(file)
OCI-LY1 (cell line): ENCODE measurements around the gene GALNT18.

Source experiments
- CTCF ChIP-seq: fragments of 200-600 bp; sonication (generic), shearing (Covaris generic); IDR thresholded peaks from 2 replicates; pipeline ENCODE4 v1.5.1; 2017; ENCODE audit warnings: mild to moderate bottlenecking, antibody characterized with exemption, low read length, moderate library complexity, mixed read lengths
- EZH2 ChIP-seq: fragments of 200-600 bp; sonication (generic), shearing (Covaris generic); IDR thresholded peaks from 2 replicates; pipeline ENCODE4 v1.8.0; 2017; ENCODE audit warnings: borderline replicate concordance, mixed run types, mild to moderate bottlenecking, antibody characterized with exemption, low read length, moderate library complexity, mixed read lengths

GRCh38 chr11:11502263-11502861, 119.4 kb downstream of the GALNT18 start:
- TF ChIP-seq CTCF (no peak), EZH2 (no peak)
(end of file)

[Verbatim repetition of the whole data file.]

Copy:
OCI-LY1 (cell line): ENCODE measurements around the gene GALNT18.

Source experiments
- CTCF ChIP-seq: fragments of 200-600 bp; sonication (generic), shearing (Covaris generic); IDR thresholded peaks from 2 replicates; pipeline ENCODE4 v1.5.1; 2017; ENCODE audit warnings: mild to moderate bottlenecking, antibody characterized with exemption, low read length, moderate library complexity, mixed read lengths
- EZH2 ChIP-seq: fragments of 200-600 bp; sonication (generic), shearing (Covaris generic); IDR thresholded peaks from 2 replicates; pipeline ENCODE4 v1.8.0; 2017; ENCODE audit warnings: borderline replicate concordance, mixed run types, mild to moderate bottlenecking, antibody characterized with exemption, low read length, moderate library complexity, mixed read lengths

GRCh38 chr11:11502263-11502861, 119.4 kb downstream of the GALNT18 start:
- TF ChIP-seq CTCF (no peak), EZH2 (no peak)